Q: I grew up in a very dysfunctional home. With an alcoholic father and an abusive bipolar stepmother, it was made abundantly clear to me and my siblings that we were a huge burden, both financially and emotionally, on our parents. We learned pretty early on not to ask for or need anything. Whatever it was—new sneakers, a ride to school, braces, a hug—it was always met with anger and resentment, and left you feeling humiliated and guilty for even asking. It took me a long time and even some therapy to understand that having needs and wants didn’t make me an ungrateful or bad person. I moved out when I was sixteen years old and since that time, the only person I’ve relied on to take care of me was myself. I worked my way through the remainder of high school and put myself through college waiting tables, babysitting, working as a chambermaid, whatever I needed to do to. I didn’t have a lot, but what I had was all mine and that was the best feeling in the world. I never had to feel guilty for needing something again. After I graduated college, I found a career working as a manager and handling marketing for salons. I knew it would never be a high-paying, high-powered career, and I was okay with that because I loved the work, and I’d NEVER had a lot of money anyway, so why would I need it now? My bills were paid on time, I had a roof over my head, and I even had extra money to go out on the weekends. Beyond that, I didn’t need much more.
Enter my fiancé. His upbringing couldn’t have been more different from mine. His family is a tight-knit, hilarious, loving Norman Rockwell painting come to life. I feel so honored that he chose me to become a part of them. He works incredibly hard and does very well financially. He is an incredibly kind and generous man, and wants nothing more in the world than to provide for and take care of me, to share his success.
Here’s where I struggle. I love this man so very much and I know he loves me. But I still feel this extreme fear and guilt when it comes to accepting the things in our life that his money provides. I feel guilty because I know without him I wouldn’t be able to live in the adorable house he bought for us, I wouldn’t be able to eat at the kind of restaurants we do without him, I wouldn’t be able to drive the car we have, or go on the trips we do. And I am petrified that one day he’ll see me as a burden to him, something I swore I’d never let myself be to anyone again.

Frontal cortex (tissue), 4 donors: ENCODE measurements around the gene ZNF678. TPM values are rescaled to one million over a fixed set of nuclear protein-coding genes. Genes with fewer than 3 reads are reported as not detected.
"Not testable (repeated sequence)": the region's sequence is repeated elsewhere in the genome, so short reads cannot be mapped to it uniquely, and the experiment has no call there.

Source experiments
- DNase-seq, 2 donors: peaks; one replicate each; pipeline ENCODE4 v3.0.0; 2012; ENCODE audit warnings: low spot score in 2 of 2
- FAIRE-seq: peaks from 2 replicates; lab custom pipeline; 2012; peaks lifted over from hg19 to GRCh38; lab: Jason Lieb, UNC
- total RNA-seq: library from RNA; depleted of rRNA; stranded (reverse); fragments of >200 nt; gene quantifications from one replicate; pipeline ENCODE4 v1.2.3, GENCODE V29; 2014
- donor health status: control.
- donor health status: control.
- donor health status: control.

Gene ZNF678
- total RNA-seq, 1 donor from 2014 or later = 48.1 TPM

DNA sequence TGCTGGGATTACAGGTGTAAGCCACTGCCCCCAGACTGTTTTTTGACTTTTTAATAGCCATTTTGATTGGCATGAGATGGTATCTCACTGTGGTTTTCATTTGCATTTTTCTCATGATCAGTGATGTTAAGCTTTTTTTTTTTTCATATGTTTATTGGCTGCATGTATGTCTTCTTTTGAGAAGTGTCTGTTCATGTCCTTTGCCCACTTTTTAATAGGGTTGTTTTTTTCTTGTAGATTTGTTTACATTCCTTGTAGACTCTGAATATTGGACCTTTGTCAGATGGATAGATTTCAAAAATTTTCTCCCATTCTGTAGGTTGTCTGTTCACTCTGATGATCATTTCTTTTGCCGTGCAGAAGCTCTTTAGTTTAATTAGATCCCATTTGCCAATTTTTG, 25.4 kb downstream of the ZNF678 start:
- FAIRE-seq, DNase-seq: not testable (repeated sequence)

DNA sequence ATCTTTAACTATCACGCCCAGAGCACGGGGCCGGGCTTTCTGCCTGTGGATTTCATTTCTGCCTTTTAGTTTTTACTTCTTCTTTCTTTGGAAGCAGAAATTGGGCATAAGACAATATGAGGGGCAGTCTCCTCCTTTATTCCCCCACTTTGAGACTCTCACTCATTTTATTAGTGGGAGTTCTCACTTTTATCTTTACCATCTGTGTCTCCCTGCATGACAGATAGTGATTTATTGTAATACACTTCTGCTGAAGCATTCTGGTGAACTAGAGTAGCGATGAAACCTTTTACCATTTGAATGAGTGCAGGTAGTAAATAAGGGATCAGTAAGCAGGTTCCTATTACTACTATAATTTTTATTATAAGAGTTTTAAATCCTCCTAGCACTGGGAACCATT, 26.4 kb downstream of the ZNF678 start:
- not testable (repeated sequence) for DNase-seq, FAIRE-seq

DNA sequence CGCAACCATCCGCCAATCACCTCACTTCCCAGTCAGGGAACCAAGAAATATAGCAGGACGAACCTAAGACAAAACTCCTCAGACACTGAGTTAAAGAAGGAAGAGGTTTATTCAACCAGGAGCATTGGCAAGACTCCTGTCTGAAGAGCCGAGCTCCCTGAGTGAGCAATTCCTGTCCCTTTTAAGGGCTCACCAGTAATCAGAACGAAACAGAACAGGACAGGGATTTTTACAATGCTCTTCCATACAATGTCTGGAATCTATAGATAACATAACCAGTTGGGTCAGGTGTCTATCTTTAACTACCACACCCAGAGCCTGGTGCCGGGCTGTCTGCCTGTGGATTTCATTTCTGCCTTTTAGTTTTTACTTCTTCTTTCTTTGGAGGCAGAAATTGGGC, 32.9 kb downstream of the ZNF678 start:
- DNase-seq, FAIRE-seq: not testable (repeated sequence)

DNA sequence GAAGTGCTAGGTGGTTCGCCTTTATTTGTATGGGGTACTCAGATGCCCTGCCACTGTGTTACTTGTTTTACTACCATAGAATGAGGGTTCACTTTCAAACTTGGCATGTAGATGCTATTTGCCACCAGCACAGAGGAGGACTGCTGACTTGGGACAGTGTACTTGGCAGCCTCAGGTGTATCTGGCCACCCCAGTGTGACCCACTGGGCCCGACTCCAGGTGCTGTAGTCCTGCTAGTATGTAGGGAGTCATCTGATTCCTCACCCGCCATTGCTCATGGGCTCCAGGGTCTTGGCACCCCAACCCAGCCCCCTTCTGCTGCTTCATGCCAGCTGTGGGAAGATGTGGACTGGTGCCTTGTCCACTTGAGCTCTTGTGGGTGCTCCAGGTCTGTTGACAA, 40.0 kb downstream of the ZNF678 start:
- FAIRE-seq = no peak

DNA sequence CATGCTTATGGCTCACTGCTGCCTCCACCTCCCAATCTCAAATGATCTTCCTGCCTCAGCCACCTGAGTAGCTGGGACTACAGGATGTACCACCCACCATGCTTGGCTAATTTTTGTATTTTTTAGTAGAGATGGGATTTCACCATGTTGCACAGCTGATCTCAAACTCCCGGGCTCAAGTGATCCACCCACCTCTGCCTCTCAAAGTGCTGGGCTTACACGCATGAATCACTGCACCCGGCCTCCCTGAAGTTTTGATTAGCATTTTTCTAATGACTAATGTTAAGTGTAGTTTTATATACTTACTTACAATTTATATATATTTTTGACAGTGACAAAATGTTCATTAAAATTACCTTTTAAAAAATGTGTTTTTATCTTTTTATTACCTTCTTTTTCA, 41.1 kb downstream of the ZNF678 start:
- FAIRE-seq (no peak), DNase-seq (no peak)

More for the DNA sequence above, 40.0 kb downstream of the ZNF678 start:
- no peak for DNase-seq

I’ve talked to him about the way I feel, and of course he does the best he can to reassure me that this is all unfounded and untrue. He says I contribute to our life together in ways that aren’t measured in money, by making our house into a home and by taking care of his heart. He’s a really practical guy, so in his mind, he already considers me his wife and is already committed to the idea of providing for his family. We’re pretty traditional in our ideas for raising a family so we’ve always planned on me eventually being at home with our children. To him, there isn’t really a difference between when that happens and now. So why, why is this so hard for me, why does it cause me such anxiety, and why am I so afraid that if I allow him to take care of me, it will backfire and hurt me in the end? Logically I feel like a complete jerk for even feeling the way I do. I mean seriously! Other women probably hear me gushing about this amazing man who bought me a house and wants to spoil me rotten and they most likely want to punch me in the face or tell me to shut up.
I’m wondering if anyone else out there struggled with this and how they tackled dealing with it? Any advice would be helpful. I don’t want to spoil this special time in our lives being so consumed by anxiety and fear. I want to truly enjoy what I have instead of being so afraid of losing it.
A: Dear Casey,